Hartill 6.9 Li Shi State Zhao ROUND-HOLED ROUND COIN Zhou Dynasty 700 -255 BC
Zhou Dynasty 700 BC - 255 BC.
ROUND-HOLED ROUND COIN
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Reference: Hartill 6.9
Weight: 6 grams; Size: 36.5 mm
Obverse: "LISHI". Li Shi was a city in the state of Zhao.
ROUND-HOLED ROUND COINS
Early round coins with round holes can be divided into two major types. The first type are those with multiple-character inscriptions including both mint marks and monetary units, which share the following similarities with the heavy flat spades: 1) They occur in the two monetary units of liang and chin. 2) Similar style of the calligraphy. 3) Similar construction of the legends. 4) They are found in more than one denomination (1 and 1/2 liang and chin). 5) They never occur with any type of rims. This leads us to believe they evolved directly from these spades and are the earlier of the two types.
They differ from the spades in one important aspect. All the specimens we have been able to confirm fall into the weight system based on multiples of 10 shu with an average about 10 grams (20 shu) for the full units, and about 5 grams (10 shu) for the half units, while the heavy flat spades were cast to the weight standard based on multiples of 12 shu. This leads us to believe they we issued as a replacement for the heavy flat spades as the new weight system was adopted. This suggests a date somewhere towards the end of the 4th century BC.
The second series of round-holed round coins are those with only a mint name, but no denomination. These are seen with either one-or two-character legends but in all other ways, including the weights, resemble the multi-character types. The use of only a mint name without monetary units is a characteristic shared with the square-foot spades which are cast to the same weight standard, in a close relationship between the two and suggest a date right around or just after 300 BC.
With the exception of the mintmark-only Yuan and Kung types, round-holed coins are exceptionally rare and must have been cast in very limited quantities over a relatively short period of time. We have found good evidence that the Kung and Yuan types are contemporary with each other, and probably circulated side by side, because the Kung type illustrated above has the rather interesting feature of a Yuan type imprinted in the patination on the reverse, proving they were buried togeather in the same hoard.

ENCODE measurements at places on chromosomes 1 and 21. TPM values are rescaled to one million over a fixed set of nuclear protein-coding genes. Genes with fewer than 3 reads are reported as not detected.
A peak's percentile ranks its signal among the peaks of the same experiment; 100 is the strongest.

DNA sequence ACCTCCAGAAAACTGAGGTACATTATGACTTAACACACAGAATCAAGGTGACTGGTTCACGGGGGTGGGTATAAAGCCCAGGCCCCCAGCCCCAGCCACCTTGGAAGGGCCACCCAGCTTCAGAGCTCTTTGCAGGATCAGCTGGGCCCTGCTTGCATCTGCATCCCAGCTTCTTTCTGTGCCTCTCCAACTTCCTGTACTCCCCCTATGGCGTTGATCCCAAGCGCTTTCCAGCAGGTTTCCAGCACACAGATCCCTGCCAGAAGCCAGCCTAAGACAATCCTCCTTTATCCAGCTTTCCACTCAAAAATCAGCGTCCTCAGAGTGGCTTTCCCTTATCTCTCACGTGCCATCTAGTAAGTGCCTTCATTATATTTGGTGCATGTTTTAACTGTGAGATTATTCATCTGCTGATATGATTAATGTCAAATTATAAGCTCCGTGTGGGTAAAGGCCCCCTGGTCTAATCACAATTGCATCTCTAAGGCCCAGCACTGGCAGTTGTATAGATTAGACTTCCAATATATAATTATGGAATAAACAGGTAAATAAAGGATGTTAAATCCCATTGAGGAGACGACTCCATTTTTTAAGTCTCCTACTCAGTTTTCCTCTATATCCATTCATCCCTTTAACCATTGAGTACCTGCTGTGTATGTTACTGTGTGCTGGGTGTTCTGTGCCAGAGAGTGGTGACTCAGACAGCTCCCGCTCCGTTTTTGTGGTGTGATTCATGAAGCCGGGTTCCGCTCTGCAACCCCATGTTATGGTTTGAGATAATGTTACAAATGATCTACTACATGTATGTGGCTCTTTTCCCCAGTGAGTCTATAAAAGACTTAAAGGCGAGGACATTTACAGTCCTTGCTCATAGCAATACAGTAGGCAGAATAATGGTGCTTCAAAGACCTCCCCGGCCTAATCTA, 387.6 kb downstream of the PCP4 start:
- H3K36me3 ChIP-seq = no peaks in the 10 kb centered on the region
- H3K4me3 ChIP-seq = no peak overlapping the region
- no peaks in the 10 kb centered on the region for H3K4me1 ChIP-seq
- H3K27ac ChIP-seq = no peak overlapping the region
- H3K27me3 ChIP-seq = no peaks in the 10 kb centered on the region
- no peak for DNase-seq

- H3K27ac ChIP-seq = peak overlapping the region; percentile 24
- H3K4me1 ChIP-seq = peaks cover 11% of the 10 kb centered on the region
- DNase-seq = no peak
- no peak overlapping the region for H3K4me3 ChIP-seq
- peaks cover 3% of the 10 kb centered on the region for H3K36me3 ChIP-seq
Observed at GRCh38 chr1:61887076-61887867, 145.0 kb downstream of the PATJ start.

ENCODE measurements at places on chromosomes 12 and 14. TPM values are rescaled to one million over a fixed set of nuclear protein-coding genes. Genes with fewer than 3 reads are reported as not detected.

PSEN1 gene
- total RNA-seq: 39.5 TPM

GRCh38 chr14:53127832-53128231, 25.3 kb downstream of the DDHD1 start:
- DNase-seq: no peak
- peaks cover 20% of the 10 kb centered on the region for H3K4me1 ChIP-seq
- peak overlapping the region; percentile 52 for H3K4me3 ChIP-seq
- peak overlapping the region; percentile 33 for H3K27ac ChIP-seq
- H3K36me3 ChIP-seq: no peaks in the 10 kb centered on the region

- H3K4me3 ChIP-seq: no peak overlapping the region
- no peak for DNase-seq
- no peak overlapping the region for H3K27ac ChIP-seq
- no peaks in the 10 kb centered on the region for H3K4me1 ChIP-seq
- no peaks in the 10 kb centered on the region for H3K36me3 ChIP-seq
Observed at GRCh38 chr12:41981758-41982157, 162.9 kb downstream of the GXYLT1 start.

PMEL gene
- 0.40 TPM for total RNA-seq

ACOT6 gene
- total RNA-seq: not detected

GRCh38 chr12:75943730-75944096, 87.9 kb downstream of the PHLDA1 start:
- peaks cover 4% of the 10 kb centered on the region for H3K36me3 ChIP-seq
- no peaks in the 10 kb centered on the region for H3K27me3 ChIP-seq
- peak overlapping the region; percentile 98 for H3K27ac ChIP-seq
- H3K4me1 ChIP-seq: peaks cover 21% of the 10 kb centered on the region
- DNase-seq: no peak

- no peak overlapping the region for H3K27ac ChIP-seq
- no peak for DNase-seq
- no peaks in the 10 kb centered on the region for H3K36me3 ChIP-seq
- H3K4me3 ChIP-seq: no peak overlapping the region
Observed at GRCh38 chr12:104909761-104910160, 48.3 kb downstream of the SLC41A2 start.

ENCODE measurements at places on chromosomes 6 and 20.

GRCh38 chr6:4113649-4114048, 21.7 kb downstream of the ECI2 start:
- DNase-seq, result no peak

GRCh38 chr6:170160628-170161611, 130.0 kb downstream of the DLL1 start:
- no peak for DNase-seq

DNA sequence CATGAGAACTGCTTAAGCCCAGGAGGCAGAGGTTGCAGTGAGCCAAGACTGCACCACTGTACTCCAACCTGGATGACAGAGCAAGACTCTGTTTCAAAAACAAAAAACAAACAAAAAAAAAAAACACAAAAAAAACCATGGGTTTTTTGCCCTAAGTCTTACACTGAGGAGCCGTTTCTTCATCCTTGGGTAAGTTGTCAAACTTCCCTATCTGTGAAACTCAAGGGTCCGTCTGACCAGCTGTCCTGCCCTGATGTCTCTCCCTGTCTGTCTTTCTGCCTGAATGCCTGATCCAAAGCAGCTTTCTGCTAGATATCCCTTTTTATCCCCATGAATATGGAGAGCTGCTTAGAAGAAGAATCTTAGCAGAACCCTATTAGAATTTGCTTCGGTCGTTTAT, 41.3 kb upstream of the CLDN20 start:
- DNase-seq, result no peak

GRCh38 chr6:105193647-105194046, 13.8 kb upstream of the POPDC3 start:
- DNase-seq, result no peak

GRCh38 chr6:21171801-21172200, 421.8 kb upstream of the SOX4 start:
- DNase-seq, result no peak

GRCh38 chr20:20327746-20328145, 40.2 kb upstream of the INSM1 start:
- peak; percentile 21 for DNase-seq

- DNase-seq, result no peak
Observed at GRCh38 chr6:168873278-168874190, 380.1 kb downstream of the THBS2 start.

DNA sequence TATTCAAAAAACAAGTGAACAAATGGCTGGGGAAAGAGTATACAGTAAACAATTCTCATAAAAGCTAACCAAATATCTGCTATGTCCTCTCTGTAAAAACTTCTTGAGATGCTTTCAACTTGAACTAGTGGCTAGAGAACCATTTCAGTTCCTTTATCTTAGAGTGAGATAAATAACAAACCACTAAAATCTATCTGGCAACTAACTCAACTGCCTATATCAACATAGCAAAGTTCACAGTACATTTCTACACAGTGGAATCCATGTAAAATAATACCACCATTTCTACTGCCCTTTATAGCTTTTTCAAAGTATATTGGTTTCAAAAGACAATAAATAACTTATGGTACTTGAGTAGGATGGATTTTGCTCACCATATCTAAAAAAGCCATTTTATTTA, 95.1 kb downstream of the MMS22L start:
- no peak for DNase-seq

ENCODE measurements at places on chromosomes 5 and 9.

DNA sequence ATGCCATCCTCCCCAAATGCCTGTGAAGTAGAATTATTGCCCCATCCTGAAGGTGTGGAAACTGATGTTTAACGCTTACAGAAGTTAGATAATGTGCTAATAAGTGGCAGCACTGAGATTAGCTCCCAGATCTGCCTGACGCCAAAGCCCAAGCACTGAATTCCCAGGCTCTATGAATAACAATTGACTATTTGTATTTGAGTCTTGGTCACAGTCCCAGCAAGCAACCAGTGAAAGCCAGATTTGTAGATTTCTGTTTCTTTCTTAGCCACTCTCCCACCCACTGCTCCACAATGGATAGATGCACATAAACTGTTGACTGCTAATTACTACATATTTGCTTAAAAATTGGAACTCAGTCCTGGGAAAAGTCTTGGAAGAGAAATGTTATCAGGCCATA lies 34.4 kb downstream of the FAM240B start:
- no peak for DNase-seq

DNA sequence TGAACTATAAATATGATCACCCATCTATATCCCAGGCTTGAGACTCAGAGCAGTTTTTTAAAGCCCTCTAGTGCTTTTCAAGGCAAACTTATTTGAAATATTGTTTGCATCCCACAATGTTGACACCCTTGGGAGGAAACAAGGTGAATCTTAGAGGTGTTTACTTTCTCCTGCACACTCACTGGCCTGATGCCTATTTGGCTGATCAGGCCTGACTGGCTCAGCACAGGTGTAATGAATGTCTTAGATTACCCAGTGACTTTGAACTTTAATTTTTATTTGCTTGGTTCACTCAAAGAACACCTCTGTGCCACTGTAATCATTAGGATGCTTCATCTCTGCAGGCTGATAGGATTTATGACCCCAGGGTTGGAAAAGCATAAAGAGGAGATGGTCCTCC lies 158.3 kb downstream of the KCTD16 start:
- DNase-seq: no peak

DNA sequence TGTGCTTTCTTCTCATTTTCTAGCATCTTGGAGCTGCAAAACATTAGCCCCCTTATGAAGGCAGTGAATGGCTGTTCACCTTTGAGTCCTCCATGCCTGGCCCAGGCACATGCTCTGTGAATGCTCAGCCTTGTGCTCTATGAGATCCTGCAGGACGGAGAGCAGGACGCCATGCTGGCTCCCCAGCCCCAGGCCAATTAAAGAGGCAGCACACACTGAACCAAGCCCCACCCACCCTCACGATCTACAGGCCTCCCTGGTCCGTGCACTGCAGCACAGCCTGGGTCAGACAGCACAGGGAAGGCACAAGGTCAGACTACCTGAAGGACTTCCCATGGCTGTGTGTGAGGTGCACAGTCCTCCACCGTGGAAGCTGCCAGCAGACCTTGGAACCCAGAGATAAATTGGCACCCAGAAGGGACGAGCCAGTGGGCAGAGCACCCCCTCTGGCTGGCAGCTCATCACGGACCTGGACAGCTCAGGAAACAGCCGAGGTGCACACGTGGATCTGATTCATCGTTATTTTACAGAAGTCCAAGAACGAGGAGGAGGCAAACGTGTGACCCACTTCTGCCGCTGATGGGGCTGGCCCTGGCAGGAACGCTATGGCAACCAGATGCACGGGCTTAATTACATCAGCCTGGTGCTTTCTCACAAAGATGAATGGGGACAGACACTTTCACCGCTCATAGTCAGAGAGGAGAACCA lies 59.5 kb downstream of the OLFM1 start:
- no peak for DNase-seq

Coins with Yuan and Kung mint marks provide us with an important clue to the sequence and dating of 4th and 3rd century BC coins. Kung issued heavy flat spades (ca. 12 grams, reference Shanghai Encyclopedia #1438, 1439), round coins with multiple-character inscriptions (ca. 10 grams, reference Wang plate LIII #3) and round coins with single-character inscriptions (ca. 10 grams, reference Schjoth-75). It is unlikely all three were issued at the same time, so we are probably looking at a sequence of issues which we believe occurred in the order listed. Yuan and Kung issued round coins with round holes and single-character inscriptions (ca. 10 grams, 42 mm), and Yuan also issued square-foot spades (ca. 5 grams, reference Schjoth-36, 37).
Taken together we get the following sequence: First, heavy flat spades. Second, a very short series of round-holed coins with mint and denomination marks. Third, another short series of round-holed coins with mint mark only. Fourth, the thin square-foot spades.
This is an idealized sequence as not all mints issued all of the types, and it is doubtful that they all changed types at the same times. Some smaller mints issued coins only occasionally and may not have been active during some of the stages. Other mints probably continued to issued heavy flat spades after others minted their first round coins, and then went straight to light square-foot spades without issuing any round coins.